During his last deployment to Afghanistan from August 2006 to March 2007, Miller received two Army Commendation Medals for Valor for his courage under fire, the Army release said.
Miller returned to Afghanistan for his second tour in October 2007, where he served as a weapons sergeant for his team.
Fallen Green Beret awarded Medal of Honor
By Joe Gould
Under intense fire, Staff Sgt. Robert J. Miller called for his battle buddies to fall back, but he advanced — and sacrificed his life to save theirs.
“It has been said that courage is not simply one of the virtues, but the form of every virtue at the testing point,” President Obama said in a solemn White House Medal of Honor ceremony Oct. 6.
“For Rob Miller, the testing point came nearly three years ago in an Afghan valley. The courage he displayed that day reflects every virtue that defined his life.”
The president gave Miller’s parents, Phil and Maureen Miller, their son’s posthumous Medal of Honor, the military’s highest decoration. More than 100 of Miller’s friends and loved ones were there, along with Vice President Joe Biden, Defense Secretary Robert Gates, Chairman of the Joint Chiefs of Staff Adm. Mike Mullen and Army Secretary John McHugh. The commander in chief told Miller’s story, praised him as a hero and recognized the military’s special operations forces across all branches.
“These warriors are the best of the best, in an era that prizes celebrity and status, they are quiet professionals, never seeking the spotlight,” said Obama. “In a time of war, they have borne a burden far beyond their small numbers.”
Miller, 24, was a weapons sergeant with A Company, 3rd Battalion, 3rd Special Forces Group (Airborne), of Fort Bragg, N.C., when he died in a remote part of northwest Afghanistan.
Obama said Miller, growing up in Wheaton, Ill., was “wise beyond his years” and a “born leader.” The president told of how Miller wrote a poem about American soldiers fighting in World War II, men whom Miller would later emulate.
“Men, like the soldier he would become himself, who he said, ‘fought day and night, fighting for what they thought was right,’” Obama said.
Obama recognized Miller’s parents and seven siblings, including his brother Tom, who is training to become a Green Beret.
Obama asked Miller’s teammates from A Company to stand and be recognized, and they received a standing ovation.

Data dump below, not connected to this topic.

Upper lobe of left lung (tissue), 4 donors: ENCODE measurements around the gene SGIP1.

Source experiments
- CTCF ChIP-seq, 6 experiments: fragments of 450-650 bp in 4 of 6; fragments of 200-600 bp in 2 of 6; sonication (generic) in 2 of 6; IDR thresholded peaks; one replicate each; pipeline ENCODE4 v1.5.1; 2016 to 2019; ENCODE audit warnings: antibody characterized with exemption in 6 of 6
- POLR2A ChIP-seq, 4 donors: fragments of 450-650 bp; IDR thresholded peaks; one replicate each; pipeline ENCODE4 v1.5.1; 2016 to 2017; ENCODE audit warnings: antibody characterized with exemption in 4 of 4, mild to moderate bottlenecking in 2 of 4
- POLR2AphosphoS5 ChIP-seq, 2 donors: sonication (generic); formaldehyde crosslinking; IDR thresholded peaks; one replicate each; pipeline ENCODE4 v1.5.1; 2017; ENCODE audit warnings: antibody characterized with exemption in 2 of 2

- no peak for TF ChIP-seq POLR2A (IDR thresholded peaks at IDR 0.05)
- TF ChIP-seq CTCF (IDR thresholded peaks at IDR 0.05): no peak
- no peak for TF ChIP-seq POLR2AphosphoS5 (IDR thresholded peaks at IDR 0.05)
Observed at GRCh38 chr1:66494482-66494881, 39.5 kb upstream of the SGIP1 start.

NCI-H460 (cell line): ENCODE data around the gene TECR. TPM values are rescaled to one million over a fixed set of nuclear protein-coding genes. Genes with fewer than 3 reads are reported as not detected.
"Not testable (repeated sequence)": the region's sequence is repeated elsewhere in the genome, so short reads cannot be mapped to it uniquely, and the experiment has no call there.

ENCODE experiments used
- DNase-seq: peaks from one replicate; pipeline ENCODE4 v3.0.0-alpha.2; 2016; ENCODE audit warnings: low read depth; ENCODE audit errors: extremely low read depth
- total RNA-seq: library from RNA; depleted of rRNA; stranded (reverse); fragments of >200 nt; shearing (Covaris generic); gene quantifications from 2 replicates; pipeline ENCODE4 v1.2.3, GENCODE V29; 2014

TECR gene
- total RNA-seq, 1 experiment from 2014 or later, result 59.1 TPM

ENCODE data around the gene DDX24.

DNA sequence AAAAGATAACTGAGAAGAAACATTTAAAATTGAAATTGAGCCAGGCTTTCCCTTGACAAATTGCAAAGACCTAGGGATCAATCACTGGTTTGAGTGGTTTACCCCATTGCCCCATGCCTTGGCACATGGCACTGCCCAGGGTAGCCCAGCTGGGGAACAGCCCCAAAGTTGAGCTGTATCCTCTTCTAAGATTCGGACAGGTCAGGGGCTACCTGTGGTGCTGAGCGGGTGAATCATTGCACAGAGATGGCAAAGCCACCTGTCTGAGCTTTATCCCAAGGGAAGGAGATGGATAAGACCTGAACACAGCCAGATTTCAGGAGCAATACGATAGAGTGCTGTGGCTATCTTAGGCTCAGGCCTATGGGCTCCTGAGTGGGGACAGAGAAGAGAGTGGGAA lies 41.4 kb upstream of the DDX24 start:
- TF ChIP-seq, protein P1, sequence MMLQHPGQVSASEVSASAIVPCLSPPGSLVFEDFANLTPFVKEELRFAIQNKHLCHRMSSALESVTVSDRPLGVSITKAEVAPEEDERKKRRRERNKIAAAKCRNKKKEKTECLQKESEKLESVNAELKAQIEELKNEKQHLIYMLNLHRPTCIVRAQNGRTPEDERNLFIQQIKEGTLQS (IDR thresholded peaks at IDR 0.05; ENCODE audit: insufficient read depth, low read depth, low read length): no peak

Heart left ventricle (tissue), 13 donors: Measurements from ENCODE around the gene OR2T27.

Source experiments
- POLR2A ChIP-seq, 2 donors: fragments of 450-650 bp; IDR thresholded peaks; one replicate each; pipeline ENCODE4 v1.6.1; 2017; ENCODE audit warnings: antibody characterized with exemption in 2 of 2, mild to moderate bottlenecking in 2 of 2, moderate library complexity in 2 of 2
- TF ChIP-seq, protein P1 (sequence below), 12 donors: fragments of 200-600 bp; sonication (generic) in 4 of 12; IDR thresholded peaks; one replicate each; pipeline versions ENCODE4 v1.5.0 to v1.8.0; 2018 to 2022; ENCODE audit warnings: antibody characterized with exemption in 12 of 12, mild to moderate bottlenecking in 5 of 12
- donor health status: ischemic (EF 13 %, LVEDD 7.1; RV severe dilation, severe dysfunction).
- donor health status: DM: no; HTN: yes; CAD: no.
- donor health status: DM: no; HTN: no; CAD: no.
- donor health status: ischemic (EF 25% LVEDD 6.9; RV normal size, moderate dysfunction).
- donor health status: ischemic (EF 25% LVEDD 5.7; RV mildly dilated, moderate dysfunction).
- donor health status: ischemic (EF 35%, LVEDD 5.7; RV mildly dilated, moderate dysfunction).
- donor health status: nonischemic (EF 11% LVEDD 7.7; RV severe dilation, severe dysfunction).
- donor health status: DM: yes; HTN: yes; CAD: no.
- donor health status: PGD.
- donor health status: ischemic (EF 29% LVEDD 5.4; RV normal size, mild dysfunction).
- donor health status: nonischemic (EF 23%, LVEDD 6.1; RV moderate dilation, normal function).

Surrounded by insurgents
Before dawn Jan. 25, 2008, Miller was on his second tour of Afghanistan when he and his team encountered Taliban fighters while on a foot patrol.
After the team had attacked a Taliban compound with little resistance, the soldiers ran into a near-ambush on a narrow mountain trail. Miller — a Pashto speaker — was at the lead with a group of Afghan fighters, when “the whole valley seemed to explode with gunfire,” Obama said. “Bullets and rocket-propelled grenades rained down from every direction.”
Surrounded by more than 100 insurgents, Miller radioed in enemy positions and coordinated the Afghan fighters.
“Rob made a decision; he called for his team to fall back, and then he did something extraordinary,” Obama said, “Rob moved in the other direction, toward the enemy, drawing their guns away from his team and bringing the fire of all those insurgents upon himself.”
Amid ferocious fighting, Miller seemed to disappear into the billowing dust. Still his teammates heard him calling enemy positions into his radio and the sound of his weapon as he provided cover for them.
“Then, over the radio, they heard his voice — he had been hit,” Obama said. “But still he kept calling out enemy positions, still he kept firing, still he kept throwing his grenades. Then they heard it, Rob’s weapon fell silent.”
Two soldiers braved the gunfire to aid Miller at the end, Obama said. Those soldiers were forced back, but determined to bring Miller home, the team braved more casualties to retrieve him. Five members of the patrol were wounded.
“One of his teammates surely spoke for all of them when he said, ‘I would not be alive today if not for his ultimate sacrifice,’” Obama said.
The president suggested Miller’s parents might eventually take comfort in the thought that their son gave his life protecting his friends and defending his country.
“You gave your oldest son to America, and America is forever in your debt,” he said.
Miller’s parents read a brief statement after the ceremony in which they recognized other fallen soldiers and their parents, in perhaps an oblique reference to the low number of Medal of Honor recipients. There have been seven recipients since the start of the current wars; an eighth Medal of Honor will be awarded to Staff Sgt. Salvatore Giunta, the only living recipient from the wars.
“We are very proud and grateful that Rob showed such courage, and we are very humbled and grateful to receive his Medal of Honor,” Maureen Miller said. “We know there are other parents who have dealt with loss, there are others who have not received the recognition that they truly deserve, but we appreciate their service and sacrifice, and hope more will be recognized.”